Friday, August 05, 2005

O Captain! My Captain!

by Walt Whitman

O captain! my captain! our fearful trip is done;
The ship has weathered every rack, the prize we sought is won;
The port is near, the bells I hear, the people all exulting,
While follow eyes the stead keel, the vessel grim and daring.
But O heart! heart! heart!
O the bleeding drops of red!
Where on the deck my captain lies,
Fallen cold and dead.

O captain! my captain! rise up and hear the bells;
Rise up! for you the flag is flung, for you the bugle trills:
For you bouquets and ribboned wreaths, for you the shores a-crowding:
For you they call, the swaying mass, their eager faces turning.
O captain! dear father!
This arm beneath your head;
It is some dream that on the deck
You've fallen cold and dead.

My captain does not answer, his lips are pale and still;
My father does not feel my arm, he has no pulse nor will.
The ship is anchored safe and sound, its voyage closed and done:
From fearful trip the victor ship comes in with object won!
Exult, O shores! and ring, O bells!
But I, with silent tread,
Walk the spot my captain lies
Fallen cold and dead.

* * *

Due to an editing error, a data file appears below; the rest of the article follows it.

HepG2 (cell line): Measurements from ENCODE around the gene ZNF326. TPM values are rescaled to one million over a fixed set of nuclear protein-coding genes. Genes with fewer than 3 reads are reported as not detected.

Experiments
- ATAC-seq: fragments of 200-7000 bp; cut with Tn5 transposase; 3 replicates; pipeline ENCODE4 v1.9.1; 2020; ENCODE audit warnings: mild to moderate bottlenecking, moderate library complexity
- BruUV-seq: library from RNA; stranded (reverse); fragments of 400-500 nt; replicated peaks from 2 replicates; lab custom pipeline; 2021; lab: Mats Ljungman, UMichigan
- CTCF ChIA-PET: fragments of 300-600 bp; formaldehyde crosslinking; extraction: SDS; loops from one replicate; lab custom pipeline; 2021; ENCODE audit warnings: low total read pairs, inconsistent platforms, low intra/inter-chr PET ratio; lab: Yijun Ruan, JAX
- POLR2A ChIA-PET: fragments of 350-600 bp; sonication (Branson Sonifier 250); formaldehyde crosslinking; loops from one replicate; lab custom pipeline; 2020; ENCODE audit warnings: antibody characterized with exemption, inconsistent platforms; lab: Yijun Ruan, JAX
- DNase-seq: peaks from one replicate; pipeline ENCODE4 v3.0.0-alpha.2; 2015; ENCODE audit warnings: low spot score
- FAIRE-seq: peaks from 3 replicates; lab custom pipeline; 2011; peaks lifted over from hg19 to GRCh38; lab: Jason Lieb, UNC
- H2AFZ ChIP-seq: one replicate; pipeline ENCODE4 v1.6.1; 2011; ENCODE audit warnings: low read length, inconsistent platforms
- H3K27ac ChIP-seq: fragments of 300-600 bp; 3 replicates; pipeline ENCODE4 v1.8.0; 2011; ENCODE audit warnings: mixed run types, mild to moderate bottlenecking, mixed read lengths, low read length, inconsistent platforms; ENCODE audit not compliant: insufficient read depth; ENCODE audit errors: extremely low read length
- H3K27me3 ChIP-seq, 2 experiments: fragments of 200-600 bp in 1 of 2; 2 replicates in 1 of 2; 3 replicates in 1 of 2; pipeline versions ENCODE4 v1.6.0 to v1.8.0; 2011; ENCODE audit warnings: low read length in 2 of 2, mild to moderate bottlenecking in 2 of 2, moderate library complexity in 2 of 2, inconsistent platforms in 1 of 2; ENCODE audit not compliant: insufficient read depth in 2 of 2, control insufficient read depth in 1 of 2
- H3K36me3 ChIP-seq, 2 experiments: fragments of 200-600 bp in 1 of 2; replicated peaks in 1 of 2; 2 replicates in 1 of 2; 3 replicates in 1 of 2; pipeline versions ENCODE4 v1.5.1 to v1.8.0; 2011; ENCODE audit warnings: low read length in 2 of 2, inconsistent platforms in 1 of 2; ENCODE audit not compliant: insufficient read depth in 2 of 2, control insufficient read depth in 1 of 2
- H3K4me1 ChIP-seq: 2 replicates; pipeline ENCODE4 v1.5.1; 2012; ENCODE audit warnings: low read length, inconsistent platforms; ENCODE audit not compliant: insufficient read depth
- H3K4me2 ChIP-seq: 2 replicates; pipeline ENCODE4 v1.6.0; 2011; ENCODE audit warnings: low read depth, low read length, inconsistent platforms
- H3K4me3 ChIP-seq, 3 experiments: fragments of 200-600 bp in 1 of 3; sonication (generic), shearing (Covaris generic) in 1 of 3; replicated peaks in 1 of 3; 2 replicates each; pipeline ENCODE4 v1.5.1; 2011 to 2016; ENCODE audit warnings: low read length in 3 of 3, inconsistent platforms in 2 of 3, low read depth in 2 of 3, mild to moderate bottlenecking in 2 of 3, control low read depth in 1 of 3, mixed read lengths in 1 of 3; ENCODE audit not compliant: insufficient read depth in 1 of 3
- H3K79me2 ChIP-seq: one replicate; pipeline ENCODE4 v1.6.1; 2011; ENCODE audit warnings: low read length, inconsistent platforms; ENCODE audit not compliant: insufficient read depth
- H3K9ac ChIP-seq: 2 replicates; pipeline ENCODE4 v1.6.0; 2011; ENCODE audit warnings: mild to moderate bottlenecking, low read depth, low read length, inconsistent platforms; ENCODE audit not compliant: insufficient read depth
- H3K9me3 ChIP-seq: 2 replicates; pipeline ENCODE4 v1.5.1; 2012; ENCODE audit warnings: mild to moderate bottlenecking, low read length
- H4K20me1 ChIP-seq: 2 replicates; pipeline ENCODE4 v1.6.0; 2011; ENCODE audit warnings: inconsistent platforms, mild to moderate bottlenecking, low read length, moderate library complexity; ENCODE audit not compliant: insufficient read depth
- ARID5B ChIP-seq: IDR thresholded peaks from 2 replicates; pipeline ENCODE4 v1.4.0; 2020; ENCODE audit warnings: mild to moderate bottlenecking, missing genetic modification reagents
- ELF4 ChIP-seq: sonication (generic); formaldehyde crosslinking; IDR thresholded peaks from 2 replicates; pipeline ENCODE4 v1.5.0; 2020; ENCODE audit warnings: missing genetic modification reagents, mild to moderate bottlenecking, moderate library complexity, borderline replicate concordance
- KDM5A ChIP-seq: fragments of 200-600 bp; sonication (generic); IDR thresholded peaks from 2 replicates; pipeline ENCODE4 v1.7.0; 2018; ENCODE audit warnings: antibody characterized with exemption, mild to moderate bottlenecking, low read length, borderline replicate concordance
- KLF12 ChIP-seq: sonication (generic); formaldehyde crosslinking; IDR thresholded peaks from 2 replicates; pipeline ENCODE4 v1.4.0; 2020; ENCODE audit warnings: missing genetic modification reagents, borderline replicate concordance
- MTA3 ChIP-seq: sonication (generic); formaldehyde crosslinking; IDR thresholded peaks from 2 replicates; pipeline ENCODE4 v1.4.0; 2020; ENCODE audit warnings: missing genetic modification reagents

This is the poem I should have posted in honor of Pope John Paul II, except that I didn't think of it back in April. Still, this poem is in honor of him.

This is one of the few poems of Walt Whitman that I can bear at all. I dislike his usual lack of structure and rhyme. This poem shows, however, that he could rhyme if he wanted to. I wish he had tried it more often, because he managed it without making it sound stilted, like so many poets do.

He also uses some nice rhythmic effects: my favorite being, "O heart! heart! heart!" The three stressed syllables in a row sound like heartthrobs. The use of refrains is also effective.

The tragedy of the of the captain is made bittersweet by his ship's victory. The captain succeeded in his mission, even though he gave his life. Yet it is bitter to think that he misses the triumph due him.

The poem originally applied to Abraham Lincoln, who died so soon after ending the Civil War. But I think it applies to our late pontiff. He guided the "bark of Peter" through turbulent seas, and managed to bring it into the new millenium. I am reminded of St. Bosco's dream about popes piloting a ship through the two pillars of Mary and the Eucharist. (A summary of the dream can be found here.)

1 comment:

White Phantom said...

That's awesome! I'd never thought of it in referance to JPII (The Great!) I love that poem! *Insert enthusiastic cowboy whoop here.* :)